Abu Zubaydah’s suffering
But perhaps we also should remember that there was a human being strapped to that board. His name is Zayn al Abidin Mohamed Hussein, known to the world as Abu Zubaydah.
He was the first prisoner in the “war on terror” to experience the full gamut of ancient techniques adapted by the communists in Korea and, 50 years later, approved by the Justice Department in Washington. He was the first prisoner to have his interrogations captured on videotape — a practice the CIA ended in late 2002. Two years later, the agency destroyed 90 videotapes of Abu Zubaydah’s interrogations, which resulted in a criminal investigation of government officials connected with the program.
Many questions about his interrogation remain unanswered, but two legs of the three-legged stool are firmly in place.
And they strapped him to an inverted board and poured water over his covered nose and mouth to “produce the sensation of suffocation and incipient panic.” Eighty-three times. I leave it to others to debate whether we should call this torture. I am content with the self-evident truth that it was wrong.
Second, his treatment was motivated by the bane of our post-9/11 world: rotten intel. The beat him because they believed he was evil. Not long after his arrest, President Bush described him as “one of the top three leaders” in Al Qaeda and “Al Qaeda’s chief of operations.” In fact, the CIA brass at Langley, Va., ordered his interrogators to keep at it long after the latter warned that he had been wrung dry.
But Abu Zubaydah, we now understand, was nothing like what the president believed. He was never Al Qaeda. The journalist Ron Suskind was the first to ask the right questions. In his 2006 book, “The One Percent Doctrine,” he described Abu Zubaydah as a minor logistics man, a travel agent.
Later and more detailed reporting in the Washington Post, quoting Justice Department officials, said he provided “above-ground support. … To make him the mastermind of anything is ridiculous.” More recently, the New York Times, relying on current and former intelligence officers, said the initial assessment was “highly inflated” and reflected “a profound misunderstanding” of Abu Zubaydah. Far from a leader, he was “a personnel clerk.”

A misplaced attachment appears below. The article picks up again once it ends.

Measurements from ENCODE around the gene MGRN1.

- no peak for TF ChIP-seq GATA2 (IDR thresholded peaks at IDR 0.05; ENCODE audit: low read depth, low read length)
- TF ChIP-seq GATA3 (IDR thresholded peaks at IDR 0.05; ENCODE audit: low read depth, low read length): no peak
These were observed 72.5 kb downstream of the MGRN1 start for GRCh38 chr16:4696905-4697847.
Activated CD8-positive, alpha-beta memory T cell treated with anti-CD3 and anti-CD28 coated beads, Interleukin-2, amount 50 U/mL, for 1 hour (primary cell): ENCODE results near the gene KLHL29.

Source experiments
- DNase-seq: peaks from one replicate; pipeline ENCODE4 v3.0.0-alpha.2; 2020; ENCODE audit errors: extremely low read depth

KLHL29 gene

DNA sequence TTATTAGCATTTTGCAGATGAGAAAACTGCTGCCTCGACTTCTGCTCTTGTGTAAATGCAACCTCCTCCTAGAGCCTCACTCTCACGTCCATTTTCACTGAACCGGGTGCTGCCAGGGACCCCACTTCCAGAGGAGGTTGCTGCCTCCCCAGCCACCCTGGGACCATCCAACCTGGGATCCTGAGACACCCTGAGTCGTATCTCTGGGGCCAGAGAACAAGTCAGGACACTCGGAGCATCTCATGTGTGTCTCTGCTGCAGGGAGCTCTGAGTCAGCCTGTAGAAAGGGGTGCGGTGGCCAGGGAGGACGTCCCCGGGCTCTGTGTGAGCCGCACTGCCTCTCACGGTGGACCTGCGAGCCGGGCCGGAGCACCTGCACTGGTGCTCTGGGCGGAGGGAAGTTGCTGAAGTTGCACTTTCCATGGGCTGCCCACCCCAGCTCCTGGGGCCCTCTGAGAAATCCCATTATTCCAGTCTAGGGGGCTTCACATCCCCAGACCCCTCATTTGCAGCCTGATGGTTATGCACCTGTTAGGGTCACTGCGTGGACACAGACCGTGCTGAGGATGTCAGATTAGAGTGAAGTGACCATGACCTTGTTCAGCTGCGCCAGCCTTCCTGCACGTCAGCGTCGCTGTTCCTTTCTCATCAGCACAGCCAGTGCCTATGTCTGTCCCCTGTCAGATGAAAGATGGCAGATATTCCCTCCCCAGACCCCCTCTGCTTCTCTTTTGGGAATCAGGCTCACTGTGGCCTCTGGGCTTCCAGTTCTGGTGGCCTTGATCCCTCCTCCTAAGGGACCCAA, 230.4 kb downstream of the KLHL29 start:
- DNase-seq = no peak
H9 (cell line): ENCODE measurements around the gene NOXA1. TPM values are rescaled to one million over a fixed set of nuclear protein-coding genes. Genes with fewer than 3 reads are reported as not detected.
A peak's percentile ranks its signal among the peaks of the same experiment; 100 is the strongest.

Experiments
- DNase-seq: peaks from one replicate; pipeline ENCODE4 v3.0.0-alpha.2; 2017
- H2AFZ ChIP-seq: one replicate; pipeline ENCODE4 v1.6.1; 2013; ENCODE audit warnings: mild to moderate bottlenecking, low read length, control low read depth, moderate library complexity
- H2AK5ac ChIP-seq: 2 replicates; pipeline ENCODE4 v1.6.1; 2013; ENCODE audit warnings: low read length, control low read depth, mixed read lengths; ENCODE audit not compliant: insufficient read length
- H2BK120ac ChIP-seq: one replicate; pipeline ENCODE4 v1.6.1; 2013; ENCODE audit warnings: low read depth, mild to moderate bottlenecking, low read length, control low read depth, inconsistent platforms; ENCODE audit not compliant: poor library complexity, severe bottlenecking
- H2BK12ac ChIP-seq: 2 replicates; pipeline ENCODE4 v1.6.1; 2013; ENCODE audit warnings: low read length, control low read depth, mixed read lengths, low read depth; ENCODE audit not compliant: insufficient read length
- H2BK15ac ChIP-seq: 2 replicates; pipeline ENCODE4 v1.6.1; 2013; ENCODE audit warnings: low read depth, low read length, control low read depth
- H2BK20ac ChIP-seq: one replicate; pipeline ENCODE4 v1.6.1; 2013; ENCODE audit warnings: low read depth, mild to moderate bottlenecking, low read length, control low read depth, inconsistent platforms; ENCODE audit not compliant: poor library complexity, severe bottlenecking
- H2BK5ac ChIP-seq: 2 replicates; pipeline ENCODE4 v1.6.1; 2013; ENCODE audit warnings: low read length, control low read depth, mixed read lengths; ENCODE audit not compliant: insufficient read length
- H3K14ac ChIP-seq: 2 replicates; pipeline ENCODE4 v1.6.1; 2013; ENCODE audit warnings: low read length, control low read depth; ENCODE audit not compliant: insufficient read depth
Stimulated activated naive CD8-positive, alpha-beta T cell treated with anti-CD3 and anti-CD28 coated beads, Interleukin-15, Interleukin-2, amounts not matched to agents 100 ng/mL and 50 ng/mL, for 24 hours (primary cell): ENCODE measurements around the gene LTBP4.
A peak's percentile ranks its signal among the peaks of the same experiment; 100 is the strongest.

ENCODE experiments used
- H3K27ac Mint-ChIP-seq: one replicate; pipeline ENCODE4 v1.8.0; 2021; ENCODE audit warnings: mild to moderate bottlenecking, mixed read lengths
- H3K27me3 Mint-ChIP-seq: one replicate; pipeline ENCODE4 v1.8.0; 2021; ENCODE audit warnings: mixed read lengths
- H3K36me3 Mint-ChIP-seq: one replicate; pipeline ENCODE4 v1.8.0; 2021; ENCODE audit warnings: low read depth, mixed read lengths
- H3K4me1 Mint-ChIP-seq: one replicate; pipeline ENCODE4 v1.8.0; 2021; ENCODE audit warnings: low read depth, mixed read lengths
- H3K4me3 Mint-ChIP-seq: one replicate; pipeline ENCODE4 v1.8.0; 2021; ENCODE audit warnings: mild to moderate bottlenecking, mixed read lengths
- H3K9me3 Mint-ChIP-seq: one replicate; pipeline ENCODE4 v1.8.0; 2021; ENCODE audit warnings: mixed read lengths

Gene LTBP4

So two legs of the stool are fixed: They tormented a clerk. But there is a third leg that should not be left out. No one can pass unscathed through an ordeal like this. Abu Zubaydah paid with his mind.
Partly as a result of injuries he suffered while he was fighting the communists in Afghanistan, partly as a result of how those injuries were exacerbated by the CIA and partly as a result of his extended isolation, Abu Zubaydah’s mental grasp is slipping away.
Today, he suffers blinding headaches and has permanent brain damage. He has an excruciating sensitivity to sounds, hearing what others do not. The slightest noise drives him nearly insane. In the last two years alone, he has experienced about 200 seizures.
But physical pain is a passing thing. The enduring torment is the taunting reminder that darkness encroaches. Already, he cannot picture his mother’s face or recall his father’s name. Gradually, his past, like his future, eludes him.
McCain was right: It’s about who we are. And we are not people who do this to another human being.
Joseph Margulies, assistant director of the Roderick MacArthur Justice Center at Northwestern University School of Law, is co-counsel for Abu Zubaydah.